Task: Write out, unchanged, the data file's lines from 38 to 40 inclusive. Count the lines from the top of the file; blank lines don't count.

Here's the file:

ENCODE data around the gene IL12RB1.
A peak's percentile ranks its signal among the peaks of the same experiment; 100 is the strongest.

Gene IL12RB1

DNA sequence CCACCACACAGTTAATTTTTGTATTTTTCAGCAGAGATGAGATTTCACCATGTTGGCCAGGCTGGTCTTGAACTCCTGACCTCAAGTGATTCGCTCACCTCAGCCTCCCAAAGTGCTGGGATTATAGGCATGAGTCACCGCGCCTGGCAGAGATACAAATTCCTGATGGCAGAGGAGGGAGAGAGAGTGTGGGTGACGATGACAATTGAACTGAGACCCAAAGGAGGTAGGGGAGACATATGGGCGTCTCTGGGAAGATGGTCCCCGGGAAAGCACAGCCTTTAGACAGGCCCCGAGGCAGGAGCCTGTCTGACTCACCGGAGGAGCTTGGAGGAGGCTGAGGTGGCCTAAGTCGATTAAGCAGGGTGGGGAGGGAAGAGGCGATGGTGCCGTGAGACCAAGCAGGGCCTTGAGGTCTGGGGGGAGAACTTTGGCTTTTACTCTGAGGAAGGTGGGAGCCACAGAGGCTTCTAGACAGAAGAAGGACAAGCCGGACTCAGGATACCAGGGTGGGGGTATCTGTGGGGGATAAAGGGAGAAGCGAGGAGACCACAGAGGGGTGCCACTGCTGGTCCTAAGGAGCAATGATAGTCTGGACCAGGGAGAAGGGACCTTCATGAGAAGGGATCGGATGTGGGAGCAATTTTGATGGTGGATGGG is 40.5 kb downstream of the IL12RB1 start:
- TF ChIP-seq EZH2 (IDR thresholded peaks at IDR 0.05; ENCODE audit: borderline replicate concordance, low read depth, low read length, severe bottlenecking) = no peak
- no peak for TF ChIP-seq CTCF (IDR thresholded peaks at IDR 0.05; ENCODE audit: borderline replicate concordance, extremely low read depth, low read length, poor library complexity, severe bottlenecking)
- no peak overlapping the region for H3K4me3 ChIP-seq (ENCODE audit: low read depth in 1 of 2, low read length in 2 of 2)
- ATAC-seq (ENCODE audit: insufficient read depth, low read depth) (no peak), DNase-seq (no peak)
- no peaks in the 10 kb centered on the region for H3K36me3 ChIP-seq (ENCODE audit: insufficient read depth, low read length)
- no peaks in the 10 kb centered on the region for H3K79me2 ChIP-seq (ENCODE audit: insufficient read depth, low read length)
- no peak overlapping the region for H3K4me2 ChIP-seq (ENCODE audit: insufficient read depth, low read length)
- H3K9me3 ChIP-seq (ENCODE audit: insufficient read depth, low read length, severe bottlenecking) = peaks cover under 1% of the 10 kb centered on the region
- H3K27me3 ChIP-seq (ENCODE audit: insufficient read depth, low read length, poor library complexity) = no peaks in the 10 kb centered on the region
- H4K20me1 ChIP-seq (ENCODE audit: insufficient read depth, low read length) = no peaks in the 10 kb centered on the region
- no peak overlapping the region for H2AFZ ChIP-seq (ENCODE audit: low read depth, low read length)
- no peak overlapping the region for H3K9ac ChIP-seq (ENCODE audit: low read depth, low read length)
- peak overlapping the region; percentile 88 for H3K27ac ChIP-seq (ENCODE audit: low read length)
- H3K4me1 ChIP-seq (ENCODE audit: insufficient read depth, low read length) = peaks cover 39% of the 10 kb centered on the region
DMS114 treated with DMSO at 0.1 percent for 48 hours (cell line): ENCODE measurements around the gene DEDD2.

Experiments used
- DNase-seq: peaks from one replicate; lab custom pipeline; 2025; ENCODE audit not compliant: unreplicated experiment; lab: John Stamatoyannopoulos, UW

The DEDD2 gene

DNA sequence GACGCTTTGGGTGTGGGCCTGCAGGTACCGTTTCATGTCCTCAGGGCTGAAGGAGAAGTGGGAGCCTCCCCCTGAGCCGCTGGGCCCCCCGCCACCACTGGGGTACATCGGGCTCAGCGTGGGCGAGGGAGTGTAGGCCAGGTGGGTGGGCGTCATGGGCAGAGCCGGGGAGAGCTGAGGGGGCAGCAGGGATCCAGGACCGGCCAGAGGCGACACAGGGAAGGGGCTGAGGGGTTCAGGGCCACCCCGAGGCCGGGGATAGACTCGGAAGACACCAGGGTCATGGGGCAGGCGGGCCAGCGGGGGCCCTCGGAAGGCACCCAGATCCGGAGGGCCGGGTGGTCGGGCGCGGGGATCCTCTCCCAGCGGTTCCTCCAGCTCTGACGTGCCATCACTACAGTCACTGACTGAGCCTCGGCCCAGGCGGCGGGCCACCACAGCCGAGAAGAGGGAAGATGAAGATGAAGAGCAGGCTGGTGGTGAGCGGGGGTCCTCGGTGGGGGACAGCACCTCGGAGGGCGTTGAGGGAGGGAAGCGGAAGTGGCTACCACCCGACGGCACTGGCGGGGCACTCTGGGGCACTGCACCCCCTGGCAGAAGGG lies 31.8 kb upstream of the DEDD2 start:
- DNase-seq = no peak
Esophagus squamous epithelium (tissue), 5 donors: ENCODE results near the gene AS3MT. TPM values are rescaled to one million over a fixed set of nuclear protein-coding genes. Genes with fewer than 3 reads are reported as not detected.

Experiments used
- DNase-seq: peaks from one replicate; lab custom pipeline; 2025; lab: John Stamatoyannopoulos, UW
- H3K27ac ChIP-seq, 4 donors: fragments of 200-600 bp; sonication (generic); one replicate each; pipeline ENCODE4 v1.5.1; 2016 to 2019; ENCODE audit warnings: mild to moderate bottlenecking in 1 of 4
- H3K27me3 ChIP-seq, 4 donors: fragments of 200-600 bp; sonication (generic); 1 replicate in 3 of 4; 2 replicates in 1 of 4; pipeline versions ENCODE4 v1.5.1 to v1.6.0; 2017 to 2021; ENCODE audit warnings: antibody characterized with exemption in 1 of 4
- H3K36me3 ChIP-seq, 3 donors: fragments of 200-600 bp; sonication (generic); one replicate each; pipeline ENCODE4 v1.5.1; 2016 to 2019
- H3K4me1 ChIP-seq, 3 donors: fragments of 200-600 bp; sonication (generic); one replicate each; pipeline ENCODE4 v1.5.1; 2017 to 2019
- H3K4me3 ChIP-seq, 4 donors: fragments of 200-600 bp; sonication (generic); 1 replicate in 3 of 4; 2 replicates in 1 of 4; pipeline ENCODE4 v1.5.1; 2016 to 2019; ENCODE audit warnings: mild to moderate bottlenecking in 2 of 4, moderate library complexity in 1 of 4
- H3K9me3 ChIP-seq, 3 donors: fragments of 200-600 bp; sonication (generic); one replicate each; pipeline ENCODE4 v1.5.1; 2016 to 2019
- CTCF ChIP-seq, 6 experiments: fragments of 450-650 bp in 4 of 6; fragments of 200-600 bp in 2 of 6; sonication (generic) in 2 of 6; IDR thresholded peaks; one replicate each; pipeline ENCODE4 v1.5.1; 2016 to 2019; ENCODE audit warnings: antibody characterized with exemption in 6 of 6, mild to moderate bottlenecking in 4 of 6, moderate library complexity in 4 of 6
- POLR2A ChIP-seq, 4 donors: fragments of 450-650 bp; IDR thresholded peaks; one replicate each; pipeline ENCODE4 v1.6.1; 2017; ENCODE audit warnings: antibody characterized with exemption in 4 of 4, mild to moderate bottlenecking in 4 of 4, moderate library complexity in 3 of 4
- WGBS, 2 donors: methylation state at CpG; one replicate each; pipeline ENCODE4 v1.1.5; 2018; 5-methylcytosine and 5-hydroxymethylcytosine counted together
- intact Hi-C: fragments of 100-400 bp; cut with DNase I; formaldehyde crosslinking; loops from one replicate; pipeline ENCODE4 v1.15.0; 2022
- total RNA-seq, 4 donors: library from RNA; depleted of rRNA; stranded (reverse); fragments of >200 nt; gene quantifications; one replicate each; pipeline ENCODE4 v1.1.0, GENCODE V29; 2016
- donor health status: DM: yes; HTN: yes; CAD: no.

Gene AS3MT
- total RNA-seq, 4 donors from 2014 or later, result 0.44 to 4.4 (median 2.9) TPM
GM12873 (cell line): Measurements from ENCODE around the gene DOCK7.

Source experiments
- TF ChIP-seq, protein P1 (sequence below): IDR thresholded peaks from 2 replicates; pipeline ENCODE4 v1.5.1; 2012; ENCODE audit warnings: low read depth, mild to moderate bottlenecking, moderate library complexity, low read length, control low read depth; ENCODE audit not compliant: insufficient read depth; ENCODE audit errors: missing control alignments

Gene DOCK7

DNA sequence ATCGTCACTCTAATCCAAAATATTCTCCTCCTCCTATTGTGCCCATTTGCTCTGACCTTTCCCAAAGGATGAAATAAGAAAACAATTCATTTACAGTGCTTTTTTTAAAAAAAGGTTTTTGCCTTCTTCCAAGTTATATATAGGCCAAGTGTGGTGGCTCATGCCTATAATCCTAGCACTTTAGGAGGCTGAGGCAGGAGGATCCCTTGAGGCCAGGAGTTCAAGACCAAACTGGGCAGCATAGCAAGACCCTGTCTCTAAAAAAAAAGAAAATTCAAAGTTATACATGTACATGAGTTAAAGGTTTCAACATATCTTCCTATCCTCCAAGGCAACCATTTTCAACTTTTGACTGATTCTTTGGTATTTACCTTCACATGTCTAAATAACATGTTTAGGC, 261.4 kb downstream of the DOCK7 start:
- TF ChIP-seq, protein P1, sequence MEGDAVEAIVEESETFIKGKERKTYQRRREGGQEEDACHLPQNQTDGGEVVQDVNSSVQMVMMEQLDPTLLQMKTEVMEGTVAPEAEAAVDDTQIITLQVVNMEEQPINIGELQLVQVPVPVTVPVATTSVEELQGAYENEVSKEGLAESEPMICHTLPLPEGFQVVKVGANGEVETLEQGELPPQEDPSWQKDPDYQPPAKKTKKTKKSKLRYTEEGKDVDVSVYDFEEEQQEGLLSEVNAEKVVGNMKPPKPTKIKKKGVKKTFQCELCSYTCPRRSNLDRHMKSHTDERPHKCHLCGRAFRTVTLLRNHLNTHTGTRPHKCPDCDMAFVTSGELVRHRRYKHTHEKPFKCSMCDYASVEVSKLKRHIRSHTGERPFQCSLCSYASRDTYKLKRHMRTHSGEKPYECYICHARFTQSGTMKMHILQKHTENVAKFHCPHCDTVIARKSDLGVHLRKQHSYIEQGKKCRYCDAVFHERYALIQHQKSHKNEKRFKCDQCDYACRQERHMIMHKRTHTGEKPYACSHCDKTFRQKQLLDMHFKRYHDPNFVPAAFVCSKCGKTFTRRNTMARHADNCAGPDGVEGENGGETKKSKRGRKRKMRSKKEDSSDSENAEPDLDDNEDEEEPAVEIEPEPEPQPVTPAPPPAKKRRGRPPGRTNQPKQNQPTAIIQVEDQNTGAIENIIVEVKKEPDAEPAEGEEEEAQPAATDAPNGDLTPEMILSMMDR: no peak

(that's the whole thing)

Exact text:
- total RNA-seq, 4 donors: library from RNA; depleted of rRNA; stranded (reverse); fragments of >200 nt; gene quantifications; one replicate each; pipeline ENCODE4 v1.1.0, GENCODE V29; 2016
- donor health status: DM: yes; HTN: yes; CAD: no.

Gene AS3MT